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 » Full Dark, No Stars - Stephen King's new novella questions mankind's ability to trust others.
[02.21.2011 by Bridget Doyle]

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 » The Top 30 Albums of 2010 - Fashionably, fabulously late, our favorite music (and believe me, there was a LOT) of 2010, the year that some have called the best year for music ever. And only some of those fools work here. Plenty of usual suspects, lots of ties and a few surprises that I won't spoil, including our unexpected #1.
[12.24.2010 by The LAS Staff]

MUSIC

 » Live: Surfer Blood/The Drums at Lincoln Hall, Chicago, IL - Remember when Weezer used to put together records that you could sing along to and rock out to? That's what Surfer Blood's show was like!
[11.04.2010 by Cory Tendering]

Music Reviews

Screaming Females - Castle Talk
»Screaming Females
Castle Talk
Don Giovanni
Trent Reznor & Atticus Ross - The Social Network [Original Soundtrack]
»Trent Reznor & Atticus Ross
The Social Network [Original Soundtrack]
The Null Corporation
Deerhunter - Halcyon Digest
»Deerhunter
Halcyon Digest
4AD
No Age - Everything in Between
»No Age
Everything in Between
Sub Pop
Robyn - Body Talk Pt. 1/ Body Talk Pt. 2
»Robyn
Body Talk Pt. 1/ Body Talk Pt. 2
Konichiwa
The Walkmen - Lisbon
»The Walkmen
Lisbon
Fat Possum
For Stars
...It Falls Apart
Future Farmer Records

Rating: 6/10 ?


January 24, 2005
If everyone tries to emulate the reality that is theirs, and creation is, indeed, the great mime, ...It Falls Apart was pasted together while engulfed in that callous post-breakup phase - where faces are sallow, brows are knitted and reason finds itself being thrown to the wind, so that bare-faced sentimentalism may be embraced all the more wholeheartedly. The album sees For Stars uprooting the pastoral guitar romps and fey campfire folk hues of their past, to plant maudlin elegy's of quivering piano, shrilled trumpet and imploring cries set against dry nipping winds of despondent electronics.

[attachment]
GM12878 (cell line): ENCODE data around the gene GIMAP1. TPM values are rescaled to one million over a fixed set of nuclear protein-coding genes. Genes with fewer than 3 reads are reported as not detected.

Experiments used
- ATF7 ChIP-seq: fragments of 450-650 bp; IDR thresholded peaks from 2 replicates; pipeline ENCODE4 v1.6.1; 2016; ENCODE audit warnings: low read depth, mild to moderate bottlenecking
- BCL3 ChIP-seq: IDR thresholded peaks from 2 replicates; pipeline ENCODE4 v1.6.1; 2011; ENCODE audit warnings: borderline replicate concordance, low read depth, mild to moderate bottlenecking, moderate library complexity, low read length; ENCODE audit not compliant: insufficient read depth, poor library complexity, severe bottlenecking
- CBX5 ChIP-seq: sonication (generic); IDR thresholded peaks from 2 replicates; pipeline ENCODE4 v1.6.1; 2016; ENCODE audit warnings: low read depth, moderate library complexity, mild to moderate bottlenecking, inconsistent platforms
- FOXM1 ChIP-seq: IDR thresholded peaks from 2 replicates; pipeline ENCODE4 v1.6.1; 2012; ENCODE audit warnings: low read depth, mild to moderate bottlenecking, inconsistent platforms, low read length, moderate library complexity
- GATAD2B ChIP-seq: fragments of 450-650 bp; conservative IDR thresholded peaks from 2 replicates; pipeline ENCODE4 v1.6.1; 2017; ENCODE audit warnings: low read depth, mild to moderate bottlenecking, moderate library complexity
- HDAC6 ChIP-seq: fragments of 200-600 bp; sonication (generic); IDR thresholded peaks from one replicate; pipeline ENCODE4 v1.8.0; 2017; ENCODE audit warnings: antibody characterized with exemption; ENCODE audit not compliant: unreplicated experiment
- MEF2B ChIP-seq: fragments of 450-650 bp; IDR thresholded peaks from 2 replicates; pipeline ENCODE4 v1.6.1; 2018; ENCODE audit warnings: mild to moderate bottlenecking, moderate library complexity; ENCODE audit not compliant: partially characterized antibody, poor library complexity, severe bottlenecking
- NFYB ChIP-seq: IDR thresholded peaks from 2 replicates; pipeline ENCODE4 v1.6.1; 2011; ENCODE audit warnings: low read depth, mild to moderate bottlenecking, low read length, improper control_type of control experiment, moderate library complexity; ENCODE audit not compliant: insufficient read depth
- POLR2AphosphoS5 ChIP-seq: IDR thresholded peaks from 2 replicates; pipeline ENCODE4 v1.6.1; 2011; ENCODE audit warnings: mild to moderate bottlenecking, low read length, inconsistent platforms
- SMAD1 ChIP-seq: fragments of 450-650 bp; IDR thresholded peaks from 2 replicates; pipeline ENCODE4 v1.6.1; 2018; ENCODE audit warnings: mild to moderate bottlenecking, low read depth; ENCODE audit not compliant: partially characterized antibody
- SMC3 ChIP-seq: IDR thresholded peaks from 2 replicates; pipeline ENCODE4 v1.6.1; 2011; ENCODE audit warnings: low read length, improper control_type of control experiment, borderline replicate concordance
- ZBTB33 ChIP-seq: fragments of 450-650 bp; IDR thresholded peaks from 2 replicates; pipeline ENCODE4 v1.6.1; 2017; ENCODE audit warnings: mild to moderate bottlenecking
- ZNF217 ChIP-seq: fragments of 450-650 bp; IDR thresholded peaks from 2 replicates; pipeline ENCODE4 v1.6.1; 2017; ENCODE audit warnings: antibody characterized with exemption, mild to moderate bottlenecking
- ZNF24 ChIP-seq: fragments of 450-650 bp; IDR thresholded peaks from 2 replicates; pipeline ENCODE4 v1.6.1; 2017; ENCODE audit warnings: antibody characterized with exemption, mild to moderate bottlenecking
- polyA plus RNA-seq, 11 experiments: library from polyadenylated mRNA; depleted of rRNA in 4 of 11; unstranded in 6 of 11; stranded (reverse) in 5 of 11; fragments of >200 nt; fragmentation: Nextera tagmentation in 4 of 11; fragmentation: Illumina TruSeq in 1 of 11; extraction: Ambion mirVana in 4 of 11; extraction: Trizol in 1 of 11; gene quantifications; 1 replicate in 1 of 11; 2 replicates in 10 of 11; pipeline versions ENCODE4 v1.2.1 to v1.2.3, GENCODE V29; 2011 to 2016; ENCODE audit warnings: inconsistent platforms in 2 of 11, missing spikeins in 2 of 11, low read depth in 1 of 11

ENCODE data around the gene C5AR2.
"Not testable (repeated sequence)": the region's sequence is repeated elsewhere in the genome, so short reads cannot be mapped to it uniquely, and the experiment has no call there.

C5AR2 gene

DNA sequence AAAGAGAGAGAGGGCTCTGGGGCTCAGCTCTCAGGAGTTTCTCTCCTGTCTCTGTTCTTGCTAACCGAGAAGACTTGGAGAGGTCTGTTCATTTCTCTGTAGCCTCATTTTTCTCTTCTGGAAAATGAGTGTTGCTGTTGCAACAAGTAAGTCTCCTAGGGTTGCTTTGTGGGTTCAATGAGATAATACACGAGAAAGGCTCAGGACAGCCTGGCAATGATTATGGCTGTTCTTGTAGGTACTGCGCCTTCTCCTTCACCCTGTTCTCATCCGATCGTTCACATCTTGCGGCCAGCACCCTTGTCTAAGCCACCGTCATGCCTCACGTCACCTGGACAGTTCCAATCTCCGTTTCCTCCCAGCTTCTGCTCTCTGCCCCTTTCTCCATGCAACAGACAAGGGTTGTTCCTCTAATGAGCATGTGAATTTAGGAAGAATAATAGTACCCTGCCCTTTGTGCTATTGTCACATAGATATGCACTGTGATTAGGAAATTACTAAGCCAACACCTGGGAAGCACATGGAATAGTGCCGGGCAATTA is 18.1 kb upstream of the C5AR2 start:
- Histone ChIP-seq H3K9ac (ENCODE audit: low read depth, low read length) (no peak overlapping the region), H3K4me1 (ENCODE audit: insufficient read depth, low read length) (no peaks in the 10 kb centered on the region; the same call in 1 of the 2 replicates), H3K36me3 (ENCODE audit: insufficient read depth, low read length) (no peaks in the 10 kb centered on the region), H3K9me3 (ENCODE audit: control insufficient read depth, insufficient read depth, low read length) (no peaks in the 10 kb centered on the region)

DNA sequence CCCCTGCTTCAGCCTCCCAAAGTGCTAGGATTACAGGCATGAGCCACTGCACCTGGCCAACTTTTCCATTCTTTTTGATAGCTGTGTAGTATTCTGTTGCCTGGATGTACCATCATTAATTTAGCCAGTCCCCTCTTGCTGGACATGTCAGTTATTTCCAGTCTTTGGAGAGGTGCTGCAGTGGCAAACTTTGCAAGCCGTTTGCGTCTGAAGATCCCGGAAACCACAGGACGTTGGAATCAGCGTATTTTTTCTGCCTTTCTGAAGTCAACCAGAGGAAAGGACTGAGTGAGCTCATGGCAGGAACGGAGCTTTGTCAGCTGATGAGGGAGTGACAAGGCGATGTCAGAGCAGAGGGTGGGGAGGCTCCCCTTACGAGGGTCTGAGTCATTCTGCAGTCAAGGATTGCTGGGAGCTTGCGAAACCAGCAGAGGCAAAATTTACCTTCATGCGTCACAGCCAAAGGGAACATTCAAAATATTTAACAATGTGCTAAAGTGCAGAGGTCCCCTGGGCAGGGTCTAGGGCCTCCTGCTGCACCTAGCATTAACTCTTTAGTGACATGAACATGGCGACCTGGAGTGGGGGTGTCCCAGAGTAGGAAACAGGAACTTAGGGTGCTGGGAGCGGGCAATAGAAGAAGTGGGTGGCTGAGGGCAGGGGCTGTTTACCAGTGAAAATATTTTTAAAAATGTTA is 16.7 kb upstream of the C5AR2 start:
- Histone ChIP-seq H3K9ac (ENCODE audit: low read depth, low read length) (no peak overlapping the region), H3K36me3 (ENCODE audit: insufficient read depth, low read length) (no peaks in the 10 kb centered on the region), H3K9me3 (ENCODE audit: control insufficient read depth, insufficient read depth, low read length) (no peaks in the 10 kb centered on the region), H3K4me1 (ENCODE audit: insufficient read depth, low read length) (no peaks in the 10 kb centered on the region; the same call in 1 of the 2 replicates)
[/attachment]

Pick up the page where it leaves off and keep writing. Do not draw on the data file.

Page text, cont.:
Not a single feigned note creeps into the recording, however, and this utter sincerity is the cherub that saves the work and feelings expressed therein, regardless of how feverish and hysterical they might seem. And there are certainly some beautiful moments to be chanced upon. "In The End" awakes with sleepy-eyed piano and Carlos Foster's shaky drawl buried below a melodic duvet woven by a gritty generator hum and Tom Casey's raspy sax. Before long, a keyboard begins to flutter like a gay birdcall in spring and is answered by a coda of plucked harmonics. In staccato fashion, these tweeting electronic calls coalesce with rustling guitar arpeggios and saccharine vibraphone into a wild iridescent haze. After such sights, one may turn towards the irregular ambient textures of "If It Falls Apart" with its striking pitch configurations and boisterous crystalline tones and find reason for repeated visits. Indeed, wherever ones attention is placed, what becomes apparent is maturity in sound. It's a virtuoso performance full of muted notes, plucked resonance, bristling clusters, elliptical melodies, rolled chords and tremolos. Such instances craft a demeanor more compressed yet spontaneous, while carrying a sad sense of inevitability as it snakes and swirls through a fluid progression of dramatic events.

Yet this brazen sentimentalism is the album's seraph and devil. For as honest and beguiling as Foster's almost feminine falsetto might be, the themes being touched upon and, more importantly, the way in which Forster dabs at them so simply ("You don't seem to understand I'm the only who cares" and "I guess you won't be calling anymore"), causes this otherwise fine artistic expression to be slandered significantly. By the time ...It Falls Apart's conclusion, with "If It Falls Apart" and "Lend Out Your Love", more thought seems to have spilt into the words, but by this point many of the blemishes are permanent.

"Lend Out Your Love" is the album's denouement, fashioned by a simple, silky acoustic guitar as Forster sings with the innocence of a child who has just memorized his first nursery rhyme. The song has a simple charm and its only fault might be found in its brevity. Much more might have been developed given time and thought - and while such a simple, bare-faced approach is not without its charms, the content of these honest efforts nevertheless leave something to be desired in the form of artistic ingenuity.

Reviewed by Max Schaefer
Nocturnal qualms and eyes that brim like lamps betoken slender sketches, poetry and short stories strewn alongside piano playing, a fiddling of knobs and murmured dialogue with a medley of electronic gizmo\'s. A twenty-one year old person lodged within the University of Victoria, Max harvests organic sounds on a sullen sampler, watching water unwind like two broad lengths of ribbon and nursing a book below the canopy of a cheery-tree. Max believes that the world is made present by people\'s presence in it and that art is one such way in which a distinctive disclosure might be crafted.

See other reviews by Max Schaefer

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